Dictator, mass murderer, war criminal. That’s Bashar al-Assad.
In a European capital city, a celebration is held in his honor. That’s freedom of speech. Thus observed by me in Budapest in April 2015, on “Heroes’ Square” fittingly, between the Palace of Art and the Museum of Fine Arts.
Already as I was approaching the square, I was wondering why I heard the sound of happy and Arabic dance music that evening. First I suspected a harmless party, but when I spotted the flags of Venezuela and of Syria, the cake- and juice-enriched activity did seem a bit more suspicious. And indeed: framed photos of Bashar al-Assad had been put up.
Now, I can comprehend that some Syrians long for the time before the Arab Spring when they weren’t yet bombed by their own government or beheaded by terrorists. It’s natural that during a civil war, the preceding time of stability is being glorified, even if it was sustained by repressive means. But this view overlooks cause and effect as well as possible alternative courses of events. If Bashar al-Assad hadn’t gunned down the peaceful protests in 2011, civil war might never have broken out. If the world was just a bit more interested and inclined to get involved, the civil war might even have been stopped or at least contained.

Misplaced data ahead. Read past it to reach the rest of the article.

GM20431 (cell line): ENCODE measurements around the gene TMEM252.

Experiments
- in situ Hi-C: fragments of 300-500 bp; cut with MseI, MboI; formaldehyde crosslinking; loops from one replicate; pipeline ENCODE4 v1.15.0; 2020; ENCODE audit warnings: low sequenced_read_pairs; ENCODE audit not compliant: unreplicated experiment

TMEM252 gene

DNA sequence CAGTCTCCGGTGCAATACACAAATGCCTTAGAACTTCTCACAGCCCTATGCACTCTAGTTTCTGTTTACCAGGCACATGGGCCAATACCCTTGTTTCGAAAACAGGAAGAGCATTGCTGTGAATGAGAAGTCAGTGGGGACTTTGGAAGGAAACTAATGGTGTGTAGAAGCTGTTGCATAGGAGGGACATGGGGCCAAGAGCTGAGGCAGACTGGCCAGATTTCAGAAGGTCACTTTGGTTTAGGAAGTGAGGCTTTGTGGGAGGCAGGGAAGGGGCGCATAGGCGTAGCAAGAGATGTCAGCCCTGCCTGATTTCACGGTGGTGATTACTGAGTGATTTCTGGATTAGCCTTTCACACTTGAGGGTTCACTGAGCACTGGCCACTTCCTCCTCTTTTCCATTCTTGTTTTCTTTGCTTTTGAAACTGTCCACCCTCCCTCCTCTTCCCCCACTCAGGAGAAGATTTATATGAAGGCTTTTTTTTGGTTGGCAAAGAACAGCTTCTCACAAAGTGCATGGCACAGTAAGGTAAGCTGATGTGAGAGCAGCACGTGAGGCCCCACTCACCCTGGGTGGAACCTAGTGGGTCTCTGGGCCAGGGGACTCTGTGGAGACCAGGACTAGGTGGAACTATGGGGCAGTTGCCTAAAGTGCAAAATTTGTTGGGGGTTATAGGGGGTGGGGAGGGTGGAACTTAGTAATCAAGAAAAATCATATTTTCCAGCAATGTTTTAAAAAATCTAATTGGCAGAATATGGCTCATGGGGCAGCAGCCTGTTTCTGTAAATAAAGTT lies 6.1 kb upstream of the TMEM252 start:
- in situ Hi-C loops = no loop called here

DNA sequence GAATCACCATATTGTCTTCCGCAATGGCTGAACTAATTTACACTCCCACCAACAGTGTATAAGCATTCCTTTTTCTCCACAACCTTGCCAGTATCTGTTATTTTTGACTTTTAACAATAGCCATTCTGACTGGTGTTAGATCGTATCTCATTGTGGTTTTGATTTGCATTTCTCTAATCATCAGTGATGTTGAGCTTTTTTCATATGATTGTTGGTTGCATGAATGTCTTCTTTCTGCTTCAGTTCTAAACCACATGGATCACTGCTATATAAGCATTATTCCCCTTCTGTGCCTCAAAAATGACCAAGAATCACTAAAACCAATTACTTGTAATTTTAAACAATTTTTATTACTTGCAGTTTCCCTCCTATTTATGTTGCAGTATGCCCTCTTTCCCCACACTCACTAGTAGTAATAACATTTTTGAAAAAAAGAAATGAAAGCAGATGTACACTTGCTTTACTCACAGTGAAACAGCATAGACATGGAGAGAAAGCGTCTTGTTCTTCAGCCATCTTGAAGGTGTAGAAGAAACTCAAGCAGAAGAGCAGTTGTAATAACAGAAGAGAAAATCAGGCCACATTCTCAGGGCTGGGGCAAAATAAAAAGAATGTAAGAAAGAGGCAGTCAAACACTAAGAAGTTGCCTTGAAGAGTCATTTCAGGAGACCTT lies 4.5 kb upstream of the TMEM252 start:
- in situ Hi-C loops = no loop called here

But even if one wants to have such sympathy for the adherents of the “everything used to be better in the old days”-theory, this does not explain why Dr Dr al-Assad (one Dr for the ophthalmologist, one for the certified dictator) should be celebrated like a hero.
There were a few young men among the fans of the slaughterer of Syria, in perfect age for military service. Just odd that they aren’t in Syria to support their idol in murdering other Syrians. Well, in some ways life in free and relatively liberal Europe does have its advantages, I guess.